Classic children’s book adaptation from writer of “Frozen” shockingly bad

By Erik Jimenez 

I have never read Madeleine L’Engle seminal 1961 children’s novel, “A Wrinkle in Time”. It was apparently required reading many a K-8 students in the United States educational system, but for whatever reason, I was never forced to read it. So, I went into Disney’s adaptation of this (from what I’ve heard) unfilmable novel without any real context. I was rather curious of the film since the talented Ava DuVernay of “Selma” fame was behind the camera and Jennifer Lee, who wrote Disney’s “Frozen”, adapted the novel to screenplay form, so I was expecting quality. I can’t say whether or not the film is faithful to the book, but faithfulness questions aside, this film is one mighty disappointment in almost every aspect.

The movie focuses on Meg Murray (Storm Reid), a child prodigy daughter to two scientists (Gugu-Mbatha Raw and Chris Pine) whose father has been missing for several years who learns from her brother Charles Wallace (Deric McCabe) and three astral beings(?) Misses Which, Whatsit, and Who (Oprah Winfrey, Reese Witherspoon, and Mindy Kaling, respectively) that her father apparently found a way to travel through space and time, referred to as “Tess erring” in the film.

He has also been held captive by an evil being simply known as “The IT” (who does have transformative powers, none of which are a killer clown, unfortunately) on its universe spanning evil planet which can be anything it wishes to be and is full of dangers. So, Meg has to team up with her brother, The Misses, and her fellow student Calvin (Levi Miller) to save him before darkness envelops the universe.

While the film is clearly well-intentions with its message of love (both one’s own self and others) and many of its visuals are pretty enough to look at, there just aren’t enough beautiful moments to stop it from feeling that DuVerney and Lee were so concerned with message and inclusiveness that nearly everything else felt secondary.

The story feels both simplistic and overly convoluted but that I feel is mainly contributed to the editing. The film not only feels longer than it actually is (it’s under two hours) but it feels like a good 20-30 minutes were cut out altogether. For example, scenes that feel like they should be pivotal, like how Charles meets the three Misses happen offscreen. It feels like a tv edit of the actual film.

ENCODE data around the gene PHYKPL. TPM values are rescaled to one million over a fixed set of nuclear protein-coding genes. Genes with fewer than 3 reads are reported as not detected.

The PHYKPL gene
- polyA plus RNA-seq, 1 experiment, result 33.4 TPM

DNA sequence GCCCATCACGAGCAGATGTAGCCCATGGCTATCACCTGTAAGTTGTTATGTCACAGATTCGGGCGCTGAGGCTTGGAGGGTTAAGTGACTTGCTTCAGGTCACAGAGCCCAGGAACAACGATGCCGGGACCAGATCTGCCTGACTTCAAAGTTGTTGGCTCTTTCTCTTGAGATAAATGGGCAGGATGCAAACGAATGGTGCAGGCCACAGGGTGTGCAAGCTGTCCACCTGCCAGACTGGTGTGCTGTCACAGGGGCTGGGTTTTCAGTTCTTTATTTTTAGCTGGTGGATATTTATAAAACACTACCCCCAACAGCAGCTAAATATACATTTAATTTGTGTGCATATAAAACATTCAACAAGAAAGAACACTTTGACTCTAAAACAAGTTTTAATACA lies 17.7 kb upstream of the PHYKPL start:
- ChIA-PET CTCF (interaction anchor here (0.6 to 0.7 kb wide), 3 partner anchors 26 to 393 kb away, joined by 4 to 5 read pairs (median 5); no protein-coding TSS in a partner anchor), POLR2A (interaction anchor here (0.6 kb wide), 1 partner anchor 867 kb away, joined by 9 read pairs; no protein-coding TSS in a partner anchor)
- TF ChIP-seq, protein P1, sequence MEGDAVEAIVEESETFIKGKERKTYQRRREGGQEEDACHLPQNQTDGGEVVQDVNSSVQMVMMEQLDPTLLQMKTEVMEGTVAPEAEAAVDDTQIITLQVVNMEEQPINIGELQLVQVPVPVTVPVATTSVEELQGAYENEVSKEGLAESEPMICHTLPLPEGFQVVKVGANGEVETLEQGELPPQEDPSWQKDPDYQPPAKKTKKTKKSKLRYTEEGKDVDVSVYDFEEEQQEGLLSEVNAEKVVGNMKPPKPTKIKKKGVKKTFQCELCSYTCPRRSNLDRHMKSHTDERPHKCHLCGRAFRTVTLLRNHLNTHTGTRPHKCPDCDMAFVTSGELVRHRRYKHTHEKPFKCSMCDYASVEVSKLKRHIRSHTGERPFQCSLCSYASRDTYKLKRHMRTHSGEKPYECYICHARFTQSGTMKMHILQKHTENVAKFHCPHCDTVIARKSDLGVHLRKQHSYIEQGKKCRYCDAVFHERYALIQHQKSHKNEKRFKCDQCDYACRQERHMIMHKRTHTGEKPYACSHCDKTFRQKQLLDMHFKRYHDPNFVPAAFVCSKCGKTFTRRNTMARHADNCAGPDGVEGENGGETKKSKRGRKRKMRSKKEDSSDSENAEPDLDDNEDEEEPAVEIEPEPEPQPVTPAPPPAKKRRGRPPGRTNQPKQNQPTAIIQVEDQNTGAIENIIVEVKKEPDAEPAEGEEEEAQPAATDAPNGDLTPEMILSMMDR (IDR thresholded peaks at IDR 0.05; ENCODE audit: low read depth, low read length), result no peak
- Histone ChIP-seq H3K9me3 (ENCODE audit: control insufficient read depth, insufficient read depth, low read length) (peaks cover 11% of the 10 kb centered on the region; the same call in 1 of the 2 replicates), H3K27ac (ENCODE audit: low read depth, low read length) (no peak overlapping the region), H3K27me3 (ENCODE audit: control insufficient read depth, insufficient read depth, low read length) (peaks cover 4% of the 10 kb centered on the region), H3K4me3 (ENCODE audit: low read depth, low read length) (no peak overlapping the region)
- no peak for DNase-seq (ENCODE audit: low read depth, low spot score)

The acting is a mixed bag overall. The ace here is surprisingly newcomer Storm Reid as Meg. She is likable and is able to handle a wide range of emotions rather well for a child actress. I hope her career takes off after this. Oprah Winfrey is also rather good. There is a heart to heart conversation between her character and Meg halfway through the film that is easily the best scene in it mainly due to her and Reid’s performances. Oprah also manages to rock the Bollywood style costuming and makeup that Duverney took obvious influence from, the best.

The scenes where her character becomes a Giant also stand out due to her body language. (And also shows how Oprah probably thinks of herself to the rest of us puny mortals the best.)
Mindy Kaling and Reese Witherspoon do have their moments where they stand out but for the most part is rather forgettable. Some of the male actors in the film like Chris Pine as Meg’s Dad, Zack Galifinakis as Witherspoon’s intergalactic boyfriend, and Michael Pena as a form that the IT takes are in a similar predicament due to their little screen time.

Deric McCabe and Levi Miller though are just plain bad. McCabe’s Charles Wallace (who they always refer to in the film as such. No “C.W.”, No ‘Charlie’, Not even just ‘Charles’. It shows how silly a name it is.) takes precocious meter and ramps it up to 100 at the character’s fault and the audience’s annoyance. He often pulls focus away from Meg making it fell like the movie is about him and in a movie with planets, shapeshifting, the physical embodiments of the powers of love and darkness, and flowers that talk in color, he is far and away the least real element in it, especially by the time the climax rolls around. And Levi Miller’s Calvin just feels pointless. He serves no purpose in the story. He literally gets involved because he “felt” like he had to be at a certain place at a certain time and everything about him just rings false.
While “A Wrinkle in Time” is really well-intentioned, it’s hard to believe a creative team this talented can adapt a book that supposedly is supportive of women in science, and make the movie feel that almost all logic and reasoning was taken out leaving only face value.

Photo retrieved by Flickr.

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